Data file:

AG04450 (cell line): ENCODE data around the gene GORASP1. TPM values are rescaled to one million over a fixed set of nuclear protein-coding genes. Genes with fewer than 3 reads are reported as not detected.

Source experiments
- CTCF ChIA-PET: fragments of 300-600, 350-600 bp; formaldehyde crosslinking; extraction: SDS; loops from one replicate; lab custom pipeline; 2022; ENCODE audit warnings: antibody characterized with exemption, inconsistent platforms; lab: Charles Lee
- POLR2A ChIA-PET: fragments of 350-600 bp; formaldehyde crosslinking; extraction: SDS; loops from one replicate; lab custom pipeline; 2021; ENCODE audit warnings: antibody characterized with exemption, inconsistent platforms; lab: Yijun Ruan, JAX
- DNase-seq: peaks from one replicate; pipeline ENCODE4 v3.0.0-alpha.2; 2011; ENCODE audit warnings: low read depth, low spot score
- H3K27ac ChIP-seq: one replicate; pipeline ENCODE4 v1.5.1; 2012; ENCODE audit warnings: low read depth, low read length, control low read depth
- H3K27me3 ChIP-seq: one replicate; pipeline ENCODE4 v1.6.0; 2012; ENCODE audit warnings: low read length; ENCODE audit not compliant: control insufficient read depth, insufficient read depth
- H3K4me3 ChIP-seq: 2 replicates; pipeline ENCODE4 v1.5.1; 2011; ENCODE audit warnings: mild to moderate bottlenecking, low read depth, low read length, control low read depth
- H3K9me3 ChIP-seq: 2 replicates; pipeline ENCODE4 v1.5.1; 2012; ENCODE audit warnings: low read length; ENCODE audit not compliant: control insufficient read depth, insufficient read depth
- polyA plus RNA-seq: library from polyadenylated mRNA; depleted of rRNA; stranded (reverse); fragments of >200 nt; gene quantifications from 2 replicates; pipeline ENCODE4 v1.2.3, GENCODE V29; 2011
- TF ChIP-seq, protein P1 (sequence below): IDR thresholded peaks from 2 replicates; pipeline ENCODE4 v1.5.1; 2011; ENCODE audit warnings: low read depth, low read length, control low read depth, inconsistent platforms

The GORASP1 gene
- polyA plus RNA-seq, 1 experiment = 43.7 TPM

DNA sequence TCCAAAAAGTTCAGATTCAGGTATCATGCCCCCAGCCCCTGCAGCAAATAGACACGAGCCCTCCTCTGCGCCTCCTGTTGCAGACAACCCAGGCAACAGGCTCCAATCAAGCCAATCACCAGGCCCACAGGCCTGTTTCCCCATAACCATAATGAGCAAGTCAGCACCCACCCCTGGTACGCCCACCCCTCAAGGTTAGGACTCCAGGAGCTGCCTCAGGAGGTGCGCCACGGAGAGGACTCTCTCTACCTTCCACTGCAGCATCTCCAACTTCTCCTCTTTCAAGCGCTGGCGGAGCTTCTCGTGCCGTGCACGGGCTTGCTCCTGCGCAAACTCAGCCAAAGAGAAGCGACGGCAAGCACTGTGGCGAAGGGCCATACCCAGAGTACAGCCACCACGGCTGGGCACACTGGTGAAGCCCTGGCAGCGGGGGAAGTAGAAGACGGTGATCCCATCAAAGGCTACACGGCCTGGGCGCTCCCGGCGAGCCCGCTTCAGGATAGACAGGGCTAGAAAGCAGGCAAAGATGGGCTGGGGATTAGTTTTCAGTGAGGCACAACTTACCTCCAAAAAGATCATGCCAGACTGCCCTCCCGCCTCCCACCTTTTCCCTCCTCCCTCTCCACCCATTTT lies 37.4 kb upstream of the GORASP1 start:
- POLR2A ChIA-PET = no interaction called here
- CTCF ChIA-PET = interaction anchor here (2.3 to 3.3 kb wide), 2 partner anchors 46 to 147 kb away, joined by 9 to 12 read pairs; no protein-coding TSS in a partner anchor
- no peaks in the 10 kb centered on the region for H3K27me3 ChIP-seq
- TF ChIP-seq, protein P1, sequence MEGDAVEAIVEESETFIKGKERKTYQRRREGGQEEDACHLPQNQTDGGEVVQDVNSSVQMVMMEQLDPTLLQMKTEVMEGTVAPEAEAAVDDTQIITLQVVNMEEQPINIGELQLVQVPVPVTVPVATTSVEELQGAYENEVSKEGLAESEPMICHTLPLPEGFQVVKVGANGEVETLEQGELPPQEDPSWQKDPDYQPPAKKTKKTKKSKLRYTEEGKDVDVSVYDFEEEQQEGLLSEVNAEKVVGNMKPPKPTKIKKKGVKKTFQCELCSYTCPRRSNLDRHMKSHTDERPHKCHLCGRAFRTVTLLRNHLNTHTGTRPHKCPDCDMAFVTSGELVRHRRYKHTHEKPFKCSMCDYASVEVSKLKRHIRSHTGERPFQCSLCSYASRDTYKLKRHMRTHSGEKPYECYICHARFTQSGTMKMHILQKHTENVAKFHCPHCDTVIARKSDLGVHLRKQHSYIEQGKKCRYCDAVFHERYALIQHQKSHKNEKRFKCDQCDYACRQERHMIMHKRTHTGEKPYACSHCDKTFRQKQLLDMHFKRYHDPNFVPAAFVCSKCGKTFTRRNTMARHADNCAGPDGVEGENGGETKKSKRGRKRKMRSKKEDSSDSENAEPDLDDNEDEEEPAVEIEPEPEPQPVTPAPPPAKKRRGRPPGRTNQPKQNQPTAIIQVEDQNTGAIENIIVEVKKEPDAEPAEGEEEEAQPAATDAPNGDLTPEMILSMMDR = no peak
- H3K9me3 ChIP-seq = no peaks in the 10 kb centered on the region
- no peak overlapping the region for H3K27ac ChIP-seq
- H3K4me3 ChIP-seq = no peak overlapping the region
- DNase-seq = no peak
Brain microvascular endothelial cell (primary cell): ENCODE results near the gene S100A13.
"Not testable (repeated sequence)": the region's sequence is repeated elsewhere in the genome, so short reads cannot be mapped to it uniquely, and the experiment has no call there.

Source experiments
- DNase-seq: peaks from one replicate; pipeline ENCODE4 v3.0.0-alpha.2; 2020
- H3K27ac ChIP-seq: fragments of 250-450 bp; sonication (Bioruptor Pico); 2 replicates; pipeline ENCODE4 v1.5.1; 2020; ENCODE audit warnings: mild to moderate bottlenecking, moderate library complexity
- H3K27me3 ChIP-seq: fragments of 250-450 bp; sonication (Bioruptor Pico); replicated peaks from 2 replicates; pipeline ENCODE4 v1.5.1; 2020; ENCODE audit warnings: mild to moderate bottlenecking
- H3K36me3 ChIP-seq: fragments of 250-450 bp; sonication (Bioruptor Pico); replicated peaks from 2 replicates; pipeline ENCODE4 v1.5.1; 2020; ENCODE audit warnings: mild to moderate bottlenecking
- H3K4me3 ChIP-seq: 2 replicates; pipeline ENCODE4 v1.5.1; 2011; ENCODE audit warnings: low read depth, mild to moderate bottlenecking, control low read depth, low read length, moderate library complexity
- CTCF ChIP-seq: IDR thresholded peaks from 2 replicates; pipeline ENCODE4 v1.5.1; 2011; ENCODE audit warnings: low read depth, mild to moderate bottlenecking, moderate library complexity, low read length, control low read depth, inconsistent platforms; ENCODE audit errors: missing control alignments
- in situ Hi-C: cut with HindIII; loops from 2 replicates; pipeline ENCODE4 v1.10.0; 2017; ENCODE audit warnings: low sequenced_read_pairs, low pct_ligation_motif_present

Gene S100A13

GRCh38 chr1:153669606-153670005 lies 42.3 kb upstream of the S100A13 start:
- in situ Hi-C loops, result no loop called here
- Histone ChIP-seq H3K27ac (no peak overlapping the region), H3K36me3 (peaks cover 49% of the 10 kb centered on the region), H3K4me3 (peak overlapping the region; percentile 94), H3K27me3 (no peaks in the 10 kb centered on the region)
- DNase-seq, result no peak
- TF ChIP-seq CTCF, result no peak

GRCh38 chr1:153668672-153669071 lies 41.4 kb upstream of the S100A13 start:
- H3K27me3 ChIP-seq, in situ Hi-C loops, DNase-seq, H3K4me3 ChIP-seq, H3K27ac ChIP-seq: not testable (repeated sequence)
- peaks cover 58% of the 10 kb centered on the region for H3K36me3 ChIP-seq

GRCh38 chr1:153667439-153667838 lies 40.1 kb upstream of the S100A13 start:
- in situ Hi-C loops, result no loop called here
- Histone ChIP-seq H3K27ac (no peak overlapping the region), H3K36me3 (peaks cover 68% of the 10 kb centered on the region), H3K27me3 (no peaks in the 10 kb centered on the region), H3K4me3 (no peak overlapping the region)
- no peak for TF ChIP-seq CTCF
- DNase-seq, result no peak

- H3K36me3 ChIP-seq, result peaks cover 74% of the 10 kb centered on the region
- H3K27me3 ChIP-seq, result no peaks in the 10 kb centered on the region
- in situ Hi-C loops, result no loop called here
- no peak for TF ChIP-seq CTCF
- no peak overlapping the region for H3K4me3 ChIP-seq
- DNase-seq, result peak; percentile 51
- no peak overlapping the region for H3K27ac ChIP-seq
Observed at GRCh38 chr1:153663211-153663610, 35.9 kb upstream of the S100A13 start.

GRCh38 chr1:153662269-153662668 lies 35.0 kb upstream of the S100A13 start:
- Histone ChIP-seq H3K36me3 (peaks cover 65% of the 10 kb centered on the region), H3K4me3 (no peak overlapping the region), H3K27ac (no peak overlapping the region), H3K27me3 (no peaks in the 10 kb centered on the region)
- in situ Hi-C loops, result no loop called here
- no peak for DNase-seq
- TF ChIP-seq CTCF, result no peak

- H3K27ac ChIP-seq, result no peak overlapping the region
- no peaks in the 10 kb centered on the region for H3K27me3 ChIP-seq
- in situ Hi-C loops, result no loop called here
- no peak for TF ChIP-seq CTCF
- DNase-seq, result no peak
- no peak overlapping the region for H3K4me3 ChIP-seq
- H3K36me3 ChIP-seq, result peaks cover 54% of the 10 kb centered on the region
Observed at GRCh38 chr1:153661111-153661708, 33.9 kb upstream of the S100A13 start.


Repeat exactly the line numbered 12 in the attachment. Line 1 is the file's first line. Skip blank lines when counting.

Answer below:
The GORASP1 gene